An age-old problem: when does the brain deteriorate?

By Eve Kirman

For students like us (and anyone really), the uncontrollable passage of time and the inevitability of getting old is never a fond prospect. To put it simply, people don’t want to be old and face all the inescapable challenges that ageing brings. What springs to mind for most people is the greater risk of disease, increased likelihood of memory loss, unwanted body changes and the prospect of loneliness. However, recently, one of these factors has been found to be prevalent much later into the ageing process than first thought.

It was originally believed by scientists that acting less and less impulsively was a marker for the beginning of cognitive deterioration, ultimately meaning that the brain was starting to slow down. As impulsivity starts to decline when individuals reach their early twenties, it was thus thought by researchers at the time that the brain steadily declines from this age. This would mean many of the undergraduates and almost all postgraduate students studying in Durham right now would have already peaked in terms of cerebral ability — a depressing notion in the least.

A few weeks ago, scientists working in Heidelberg University’s Psychology Department have concluded that cognition doesn’t actually start to slow until after we turn sixty years old. With further implication that the brain, if kept stimulated, can retain full capability for an entire person’s lifespan.

Individuals around the age of thirty had the best mental processing

The findings, detailed in the journal Nature Human Behaviour, were based on data from over 1.1 million participants from the ages of 10 to 80. This huge participant number can be attributed to Project Implicit: an online collaboration by Harvard University that collects data on implicit biases that people might hold. Participants of the project were told to categorise words into positive and negative groups as well as placing images into different racial categories. The purpose of this was to gauge the extent of a person’s association between the two fields. However, instead of looking at the racial bias the test was designed to reveal, this study analysed the data from the project in terms of each participants accuracy and speed of response in the context of their age.

From looking at this data, akin to previous studies, it was shown that average time to produce a correct response increased after the age of twenty. Thus, showing the human brain to peak at this age. However, what’s different with this particular study is that the researchers believed this figure to be warped by reasons unrelated to cognitive speed. Instead, the scientists argued that this is only the case as caution becomes more prevalent in individuals and reaction time slows after the age of twenty.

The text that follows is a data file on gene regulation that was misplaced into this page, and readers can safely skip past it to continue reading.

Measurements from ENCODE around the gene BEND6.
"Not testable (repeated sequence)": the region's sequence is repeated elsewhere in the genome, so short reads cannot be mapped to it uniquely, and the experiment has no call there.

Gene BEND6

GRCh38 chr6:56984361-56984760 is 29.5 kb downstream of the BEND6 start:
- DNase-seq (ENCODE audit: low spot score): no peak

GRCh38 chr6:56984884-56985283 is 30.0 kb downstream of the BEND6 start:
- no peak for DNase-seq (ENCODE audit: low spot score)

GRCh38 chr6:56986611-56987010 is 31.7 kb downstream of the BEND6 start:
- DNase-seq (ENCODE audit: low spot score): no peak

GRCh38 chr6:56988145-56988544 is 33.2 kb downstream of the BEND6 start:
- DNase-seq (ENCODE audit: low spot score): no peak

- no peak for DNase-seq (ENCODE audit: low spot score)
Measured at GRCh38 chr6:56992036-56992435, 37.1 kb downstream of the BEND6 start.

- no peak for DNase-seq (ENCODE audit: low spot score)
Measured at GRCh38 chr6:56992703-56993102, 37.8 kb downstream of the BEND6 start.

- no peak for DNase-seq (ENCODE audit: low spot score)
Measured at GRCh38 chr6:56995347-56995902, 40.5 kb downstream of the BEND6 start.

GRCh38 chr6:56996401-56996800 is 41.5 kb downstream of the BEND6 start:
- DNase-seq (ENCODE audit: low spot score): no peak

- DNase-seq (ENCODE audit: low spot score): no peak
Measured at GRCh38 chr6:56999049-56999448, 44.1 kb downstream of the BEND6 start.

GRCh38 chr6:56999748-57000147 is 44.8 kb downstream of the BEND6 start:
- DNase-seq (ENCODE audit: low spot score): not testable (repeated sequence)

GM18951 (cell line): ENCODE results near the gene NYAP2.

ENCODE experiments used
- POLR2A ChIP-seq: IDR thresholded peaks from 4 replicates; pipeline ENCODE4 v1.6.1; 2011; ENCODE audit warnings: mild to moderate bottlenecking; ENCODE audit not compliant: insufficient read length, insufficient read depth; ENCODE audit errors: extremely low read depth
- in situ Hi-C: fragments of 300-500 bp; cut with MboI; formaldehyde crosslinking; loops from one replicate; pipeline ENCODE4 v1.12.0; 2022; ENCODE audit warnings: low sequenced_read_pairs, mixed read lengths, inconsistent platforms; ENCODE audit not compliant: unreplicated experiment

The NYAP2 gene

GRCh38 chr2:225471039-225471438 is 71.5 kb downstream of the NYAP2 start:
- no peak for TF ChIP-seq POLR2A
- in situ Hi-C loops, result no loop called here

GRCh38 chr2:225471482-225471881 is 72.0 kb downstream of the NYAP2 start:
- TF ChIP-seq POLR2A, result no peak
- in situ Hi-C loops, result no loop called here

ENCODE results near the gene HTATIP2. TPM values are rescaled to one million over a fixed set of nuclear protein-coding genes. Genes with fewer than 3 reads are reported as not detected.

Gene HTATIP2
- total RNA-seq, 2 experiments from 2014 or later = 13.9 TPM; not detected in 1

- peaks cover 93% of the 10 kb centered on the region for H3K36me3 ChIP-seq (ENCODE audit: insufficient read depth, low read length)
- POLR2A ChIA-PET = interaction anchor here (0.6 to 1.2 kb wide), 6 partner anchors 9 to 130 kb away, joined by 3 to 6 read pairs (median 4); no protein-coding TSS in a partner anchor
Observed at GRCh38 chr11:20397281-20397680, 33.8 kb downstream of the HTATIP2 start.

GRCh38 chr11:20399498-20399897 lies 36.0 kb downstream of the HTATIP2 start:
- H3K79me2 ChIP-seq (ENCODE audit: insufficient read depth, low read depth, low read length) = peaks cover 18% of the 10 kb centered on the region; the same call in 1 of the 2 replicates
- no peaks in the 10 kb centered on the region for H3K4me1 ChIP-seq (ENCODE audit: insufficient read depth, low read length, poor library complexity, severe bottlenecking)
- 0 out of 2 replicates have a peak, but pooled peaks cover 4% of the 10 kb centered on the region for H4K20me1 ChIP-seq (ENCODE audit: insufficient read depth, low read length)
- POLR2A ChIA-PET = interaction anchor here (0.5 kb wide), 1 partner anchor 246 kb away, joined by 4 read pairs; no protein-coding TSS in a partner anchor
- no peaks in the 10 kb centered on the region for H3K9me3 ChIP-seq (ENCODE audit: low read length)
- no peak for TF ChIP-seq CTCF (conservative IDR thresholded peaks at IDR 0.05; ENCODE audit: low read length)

Therefore, steps were taken to analyse the data in a way that allowed these researchers to see each individual’s level of caution and motor ability when choosing their answers. It was after this machine learning technique that they could show data that led them to their overall conclusions. In particular, they found participants between the ages of fourteen and sixteen were quickest in their responses while individuals around the age of thirty had the best mental processing ability. Furthermore, crucially, it was deciphered that participants made less and less mistakes as they aged — up until the age of sixty.

The head researcher, Mischa von Krause, told U.S. and World Report of how these findings disprove previous ideas detailing that the “research now shows that this slowing [in response time] is not due to a reduction in cognitive speed”. For clarity in the differences between previous studies findings, Von Krause told the magazine that the slower reactions can be explained “by the fact that people become more cautious in their decisions with increasing age, i.e., they try to avoid mistakes,” while “at the same time […] the motor processes […] slow down with increasing age.”

It is thought that these findings, while significant in their own right, hold significance also in the broader context of psychology. Psychologist Dr Hartshorne of Boston College told The Guardian that this machine learning technique of reviewing data could urge psychologists to review other previous findings that were based purely on response times. Thus, while we can be certain that we’ll all age with time, we perhaps cannot be completely certain of the psychology underlying our ageing.

Photo: Robina Weermeijer, Unsplash

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